Female infanticide


Excerpts below taken from the book 'WHEN TWO CULTURES MEET' by Dr John Robinson, the references are to other historians ie: P Moon, C Orange, Orbell, Wright etc

The practice of infanticide, and in particular of female infanticide, is of particular importance to the story of the Maori, as this had a significant impact on population dynamics, continuing until the second half of the nineteenth century. Since the practice and impact of infanticide is frequently, and strenuously, denied, it is important to establish quite clearly that it was prevalent and often observed. In fact, infanticide has been remarkably common in many societies throughout history and, in particular, across Asia – the starting point of the Polynesian journey into the Pacific – where a desire for male children and readiness to abort females (now aided by scans in pregnancy) remain to the present day. (21) That theme is taken up further in a later chapter “Was infanticide significant?”. Despite the claims to the contrary by many ‘scholars’, including the influential demographer Ian Pool, there are very many reports of infanticide, which was widespread.

“Infanticide is very common, particularly among the women of the Bay of Islands district, where they are frequently chapu (enceinte) by Europeans, but as the birth and necessary attendance for many

21 > See, for example, the comprehensive Wikipedia account at http://en.wikipedia.org/wiki/Infanticide

months on a young child would materially injure their pecuniary interests, in not being able to proceed as usual on board of the whalers, and thereby assist their fathers or brothers with the presents they obtain by a liberal distribution of their favours, the poor young one but seldom sees the light, abortion being generally produced within the first month or two of pregnancy. … A woman who has been taken a prisoner, and was chapu at the time, will generally (if the party who captures here takes her as unto himself as a wife, and the affection on her side is returned) kill the child the moment it is born, and this is considered as a great proof of affection towards her new husband, and may very likely ensure her kinder treatment.”1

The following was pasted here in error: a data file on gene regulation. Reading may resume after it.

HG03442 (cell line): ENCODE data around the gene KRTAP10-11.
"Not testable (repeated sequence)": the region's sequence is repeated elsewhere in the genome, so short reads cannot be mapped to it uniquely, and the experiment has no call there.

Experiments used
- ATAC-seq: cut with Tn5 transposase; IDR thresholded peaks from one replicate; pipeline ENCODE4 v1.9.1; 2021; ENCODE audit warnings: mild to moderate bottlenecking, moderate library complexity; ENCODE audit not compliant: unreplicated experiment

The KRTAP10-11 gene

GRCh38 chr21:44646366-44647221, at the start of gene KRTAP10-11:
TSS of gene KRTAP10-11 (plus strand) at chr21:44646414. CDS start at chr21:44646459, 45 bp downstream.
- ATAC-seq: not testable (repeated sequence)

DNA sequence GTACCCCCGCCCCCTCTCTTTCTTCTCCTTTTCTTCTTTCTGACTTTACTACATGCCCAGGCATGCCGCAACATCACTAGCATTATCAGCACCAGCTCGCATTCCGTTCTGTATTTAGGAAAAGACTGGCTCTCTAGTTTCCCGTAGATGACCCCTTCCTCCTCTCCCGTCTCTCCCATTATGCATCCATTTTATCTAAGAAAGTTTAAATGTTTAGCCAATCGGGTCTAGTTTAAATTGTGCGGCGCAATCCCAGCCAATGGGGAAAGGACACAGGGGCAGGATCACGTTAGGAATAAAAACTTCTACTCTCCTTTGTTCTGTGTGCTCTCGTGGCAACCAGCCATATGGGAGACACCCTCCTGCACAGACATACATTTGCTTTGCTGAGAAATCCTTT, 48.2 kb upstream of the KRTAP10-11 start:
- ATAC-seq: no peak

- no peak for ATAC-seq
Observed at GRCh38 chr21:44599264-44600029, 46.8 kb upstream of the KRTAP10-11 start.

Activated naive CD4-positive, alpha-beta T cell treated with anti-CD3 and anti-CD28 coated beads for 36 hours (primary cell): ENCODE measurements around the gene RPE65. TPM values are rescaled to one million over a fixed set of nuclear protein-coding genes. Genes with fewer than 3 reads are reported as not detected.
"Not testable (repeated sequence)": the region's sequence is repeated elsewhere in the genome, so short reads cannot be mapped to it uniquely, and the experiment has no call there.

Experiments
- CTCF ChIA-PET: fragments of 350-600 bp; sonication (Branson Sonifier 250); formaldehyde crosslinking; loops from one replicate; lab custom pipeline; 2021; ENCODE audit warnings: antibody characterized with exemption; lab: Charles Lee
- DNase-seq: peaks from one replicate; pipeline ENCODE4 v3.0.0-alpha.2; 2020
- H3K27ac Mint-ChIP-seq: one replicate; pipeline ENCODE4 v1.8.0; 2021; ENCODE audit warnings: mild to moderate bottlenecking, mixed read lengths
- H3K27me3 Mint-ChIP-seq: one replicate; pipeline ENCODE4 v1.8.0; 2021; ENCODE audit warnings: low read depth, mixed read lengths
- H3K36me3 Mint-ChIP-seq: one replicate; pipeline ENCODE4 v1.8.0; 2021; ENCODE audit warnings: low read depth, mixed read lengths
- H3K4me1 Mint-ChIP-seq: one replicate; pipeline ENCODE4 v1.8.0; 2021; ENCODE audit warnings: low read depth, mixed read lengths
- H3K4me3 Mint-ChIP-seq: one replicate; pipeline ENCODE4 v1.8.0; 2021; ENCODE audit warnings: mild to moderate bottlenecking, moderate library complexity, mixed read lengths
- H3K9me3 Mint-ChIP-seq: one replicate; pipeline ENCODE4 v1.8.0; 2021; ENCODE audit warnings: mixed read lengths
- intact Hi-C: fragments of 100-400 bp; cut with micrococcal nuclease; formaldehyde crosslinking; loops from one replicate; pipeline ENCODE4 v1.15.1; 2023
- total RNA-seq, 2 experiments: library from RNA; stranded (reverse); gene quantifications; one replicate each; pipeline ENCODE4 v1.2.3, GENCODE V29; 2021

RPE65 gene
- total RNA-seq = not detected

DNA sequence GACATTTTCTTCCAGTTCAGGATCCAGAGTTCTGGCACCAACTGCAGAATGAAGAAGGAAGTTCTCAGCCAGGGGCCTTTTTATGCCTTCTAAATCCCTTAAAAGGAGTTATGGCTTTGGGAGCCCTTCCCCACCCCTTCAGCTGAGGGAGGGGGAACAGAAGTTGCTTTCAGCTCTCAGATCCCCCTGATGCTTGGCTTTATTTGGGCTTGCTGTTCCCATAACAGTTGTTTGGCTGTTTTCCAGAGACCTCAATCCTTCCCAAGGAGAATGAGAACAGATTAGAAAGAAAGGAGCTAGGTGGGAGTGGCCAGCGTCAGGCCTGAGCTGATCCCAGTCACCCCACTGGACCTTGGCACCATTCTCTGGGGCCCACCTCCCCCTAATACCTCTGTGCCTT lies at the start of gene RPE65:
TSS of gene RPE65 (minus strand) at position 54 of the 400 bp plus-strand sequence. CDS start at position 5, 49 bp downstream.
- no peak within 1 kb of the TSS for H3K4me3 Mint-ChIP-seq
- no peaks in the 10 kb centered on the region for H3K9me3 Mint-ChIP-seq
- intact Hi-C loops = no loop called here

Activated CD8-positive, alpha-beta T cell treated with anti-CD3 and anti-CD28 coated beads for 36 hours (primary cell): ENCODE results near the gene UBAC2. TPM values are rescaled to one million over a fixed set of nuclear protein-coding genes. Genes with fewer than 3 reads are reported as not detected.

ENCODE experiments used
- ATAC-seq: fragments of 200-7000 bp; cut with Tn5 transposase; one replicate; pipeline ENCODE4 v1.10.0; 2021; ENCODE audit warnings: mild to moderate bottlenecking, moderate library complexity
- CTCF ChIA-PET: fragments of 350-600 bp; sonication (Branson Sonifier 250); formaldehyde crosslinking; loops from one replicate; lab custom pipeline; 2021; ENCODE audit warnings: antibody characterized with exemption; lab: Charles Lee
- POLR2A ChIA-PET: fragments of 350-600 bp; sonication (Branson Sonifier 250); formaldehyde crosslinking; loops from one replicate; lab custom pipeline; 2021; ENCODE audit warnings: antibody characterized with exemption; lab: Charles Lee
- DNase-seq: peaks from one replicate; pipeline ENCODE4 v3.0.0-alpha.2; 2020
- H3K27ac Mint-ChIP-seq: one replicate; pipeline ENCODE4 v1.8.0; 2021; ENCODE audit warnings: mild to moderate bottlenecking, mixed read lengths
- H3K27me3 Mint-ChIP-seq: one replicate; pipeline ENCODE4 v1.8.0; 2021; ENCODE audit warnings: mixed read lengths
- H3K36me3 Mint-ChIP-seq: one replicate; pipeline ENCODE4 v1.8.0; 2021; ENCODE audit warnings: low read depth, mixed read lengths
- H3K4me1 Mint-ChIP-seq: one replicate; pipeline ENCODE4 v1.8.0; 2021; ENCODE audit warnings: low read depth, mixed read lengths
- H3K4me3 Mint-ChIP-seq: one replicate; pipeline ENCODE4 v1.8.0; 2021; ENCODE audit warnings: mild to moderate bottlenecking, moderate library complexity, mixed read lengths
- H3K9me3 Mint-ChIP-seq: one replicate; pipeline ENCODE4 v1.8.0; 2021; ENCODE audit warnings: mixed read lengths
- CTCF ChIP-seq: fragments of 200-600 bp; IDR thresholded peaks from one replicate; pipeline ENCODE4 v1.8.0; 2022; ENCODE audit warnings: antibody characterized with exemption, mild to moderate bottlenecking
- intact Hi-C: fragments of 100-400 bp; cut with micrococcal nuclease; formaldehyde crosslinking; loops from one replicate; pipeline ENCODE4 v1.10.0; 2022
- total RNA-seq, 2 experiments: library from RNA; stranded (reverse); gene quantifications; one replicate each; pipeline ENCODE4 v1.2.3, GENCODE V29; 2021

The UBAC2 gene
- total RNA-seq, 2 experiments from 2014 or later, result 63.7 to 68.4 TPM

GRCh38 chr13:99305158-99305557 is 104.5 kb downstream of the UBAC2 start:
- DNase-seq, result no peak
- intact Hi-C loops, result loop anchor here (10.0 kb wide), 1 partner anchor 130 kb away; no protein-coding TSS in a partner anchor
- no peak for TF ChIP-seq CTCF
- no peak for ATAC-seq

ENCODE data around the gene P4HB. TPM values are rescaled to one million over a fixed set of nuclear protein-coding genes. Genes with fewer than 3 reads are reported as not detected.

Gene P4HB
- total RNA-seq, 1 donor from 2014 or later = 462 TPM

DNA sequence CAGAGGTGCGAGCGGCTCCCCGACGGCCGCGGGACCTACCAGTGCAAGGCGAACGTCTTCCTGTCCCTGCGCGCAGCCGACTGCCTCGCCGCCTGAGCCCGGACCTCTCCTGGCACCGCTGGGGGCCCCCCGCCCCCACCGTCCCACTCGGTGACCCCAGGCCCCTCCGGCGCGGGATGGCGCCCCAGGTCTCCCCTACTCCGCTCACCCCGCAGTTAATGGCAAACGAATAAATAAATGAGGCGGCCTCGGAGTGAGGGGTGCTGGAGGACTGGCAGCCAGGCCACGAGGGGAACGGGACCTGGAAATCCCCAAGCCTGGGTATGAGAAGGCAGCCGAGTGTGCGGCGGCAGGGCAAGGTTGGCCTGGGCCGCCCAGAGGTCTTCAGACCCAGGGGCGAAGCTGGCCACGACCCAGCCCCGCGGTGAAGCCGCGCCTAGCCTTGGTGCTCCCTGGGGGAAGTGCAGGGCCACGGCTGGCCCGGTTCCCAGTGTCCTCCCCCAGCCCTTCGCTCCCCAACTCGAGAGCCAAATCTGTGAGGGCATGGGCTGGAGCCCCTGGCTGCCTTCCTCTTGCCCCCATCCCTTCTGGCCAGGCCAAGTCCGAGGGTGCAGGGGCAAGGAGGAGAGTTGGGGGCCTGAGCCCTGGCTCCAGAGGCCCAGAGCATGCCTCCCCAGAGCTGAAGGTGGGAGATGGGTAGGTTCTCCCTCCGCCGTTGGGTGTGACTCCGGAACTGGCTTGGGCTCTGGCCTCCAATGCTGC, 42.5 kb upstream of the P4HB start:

The denial among modern scholars of infanticide, when the practice was widely recognised and universally acknowledged, is one important example of the distortion of history and the acceptance of faulty argument in modern New Zealand ‘scholarship’. Interestingly enough, some observers at the time commented on the largely unacknowledged benefit of sex between seaman and native women, which is for the most part condemned, describing how contact with the British “has lessened the crime of infanticide in a great degree”. (25)

25 > Sydney Herald 29 July 1839

“The illicit intercourse, it is said, between the British seamen and the unmarried females, has put an end to the most extensive system of infanticide ever known. A universal and unnatural custom amongthem, which was that of destroying most of their female children in infancy – the few females who were suffered to live were invariably looked down upon by all with the utmost contempt. The difference now is most remarkable. The natives, seeing with what admiration strangers beheld their fine young women, and what handsome presents were made to them, by which their families were benefited, feeling also that their influence was so powerful, have been latterly as anxious to cherish and protect their infant girls as they were formerly cruelly bent on destroying them.” (26)

26 > Sydney Herald 29 July 1833. "A report from one who spent 6 months in New Zealand 30 October 1827 to 21 April 1828"

There is also reference to infanticide here, for “This chief’s wife has, I have been told, been pregnant twice, and she has killed the children before they came forth. She is angry with her husband for taking so many wives.” (34)

34> John King's Journal 1819-33, from Elder 1934 page 257

Margaret Orbell has noted a similar selective choice of source material in Pool’s earlier work. Having presented a description of the prevalence of infanticide (and in particular female infanticide), she referred to the contrary opinion of Pool who “condemns as biased and ‘prejudiced’ those early writers who spoke of infanticide as being common in traditional Maori society.” (125)

Nayti had in fact recognised that infanticide did happen (126) When appearing before the House of Lords Committee in 1837-38, Nayti testified that Maori do sometimes kill their children.

Nayti was not alone. The practice of infanticide, and in particular female infanticide, was reported from both European and Maori sources, with a recognition of changed behaviour following the adoption of the new religion.

125> Orbell M 1978 page 117, footnote 28
126> Pool 1977, page 138 and Wright 1959, page 73

“Others attributed their conversion to the religion itself. At Tauranga, Matiu Tahu, at one time the tohunga of Otamataha pa at Te Papa, defended the nature of Maori conversion: ‘You are not satisfied with us’, he told A. N. Brown, ‘and you often express a fear that our religion is only lip service, that it has no root in our hearts. You forget what we were and what we have thrown away — our cannibalism, our murders, our infanticide, our Tapus, which were Gods to us. What prevents our return to these things but Religion?’ (127)

“Joel Polack said, ‘I think the principal cause is Infanticide. I have seen many women who have destroyed their Children, either by Abortion, or, after their birth putting them into a Basket and throwing them into the Sea, after pressing the Frontal Bones of their Heads.’ (128)

127 > Claudia Orange 1990 page 33
128 > Wright 1959, page 57, quoting Polack 1837-38

Observations telling of female infanticide amongst Maori abound. There are those listed by Paul Moon, others noted in my previous book (131)

131 > Robinson 2011